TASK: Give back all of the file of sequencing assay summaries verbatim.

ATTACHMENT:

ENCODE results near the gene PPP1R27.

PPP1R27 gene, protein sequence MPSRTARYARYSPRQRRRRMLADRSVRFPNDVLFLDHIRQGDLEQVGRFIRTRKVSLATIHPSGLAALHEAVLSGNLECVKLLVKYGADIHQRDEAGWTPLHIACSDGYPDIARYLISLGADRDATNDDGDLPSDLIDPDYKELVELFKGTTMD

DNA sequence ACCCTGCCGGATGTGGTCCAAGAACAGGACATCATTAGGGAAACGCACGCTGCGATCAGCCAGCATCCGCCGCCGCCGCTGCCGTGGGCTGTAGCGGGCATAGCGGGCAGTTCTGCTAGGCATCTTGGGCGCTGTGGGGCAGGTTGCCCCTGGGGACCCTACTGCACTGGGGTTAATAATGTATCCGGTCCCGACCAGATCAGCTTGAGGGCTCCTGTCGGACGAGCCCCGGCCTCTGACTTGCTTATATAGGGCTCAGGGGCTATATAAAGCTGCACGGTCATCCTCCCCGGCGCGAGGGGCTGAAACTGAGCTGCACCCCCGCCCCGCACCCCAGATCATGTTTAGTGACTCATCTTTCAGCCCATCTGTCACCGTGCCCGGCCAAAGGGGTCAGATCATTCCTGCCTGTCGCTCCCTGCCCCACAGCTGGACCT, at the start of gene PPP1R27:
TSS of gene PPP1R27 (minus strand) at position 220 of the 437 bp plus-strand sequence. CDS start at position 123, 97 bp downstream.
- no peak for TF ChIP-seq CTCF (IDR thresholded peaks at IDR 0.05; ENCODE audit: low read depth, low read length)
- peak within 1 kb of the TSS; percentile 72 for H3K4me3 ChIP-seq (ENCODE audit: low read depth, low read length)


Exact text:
ENCODE results near the gene PPP1R27.

PPP1R27 gene, protein sequence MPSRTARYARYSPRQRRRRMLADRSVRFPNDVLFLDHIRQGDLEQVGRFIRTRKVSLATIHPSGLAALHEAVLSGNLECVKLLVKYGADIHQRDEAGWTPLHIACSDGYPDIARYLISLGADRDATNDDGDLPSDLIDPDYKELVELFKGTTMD

DNA sequence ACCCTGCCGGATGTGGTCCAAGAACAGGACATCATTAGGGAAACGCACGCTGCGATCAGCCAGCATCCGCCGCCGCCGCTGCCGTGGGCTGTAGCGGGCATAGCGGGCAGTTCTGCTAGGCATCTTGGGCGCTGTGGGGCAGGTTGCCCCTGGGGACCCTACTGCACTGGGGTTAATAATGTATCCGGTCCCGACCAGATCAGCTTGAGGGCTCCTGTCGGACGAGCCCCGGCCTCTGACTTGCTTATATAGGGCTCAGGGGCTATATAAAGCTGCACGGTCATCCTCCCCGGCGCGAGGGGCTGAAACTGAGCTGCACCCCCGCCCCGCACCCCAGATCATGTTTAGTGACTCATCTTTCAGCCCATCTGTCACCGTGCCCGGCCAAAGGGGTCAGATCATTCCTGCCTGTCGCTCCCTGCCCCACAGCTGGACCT, at the start of gene PPP1R27:
TSS of gene PPP1R27 (minus strand) at position 220 of the 437 bp plus-strand sequence. CDS start at position 123, 97 bp downstream.
- no peak for TF ChIP-seq CTCF (IDR thresholded peaks at IDR 0.05; ENCODE audit: low read depth, low read length)
- peak within 1 kb of the TSS; percentile 72 for H3K4me3 ChIP-seq (ENCODE audit: low read depth, low read length)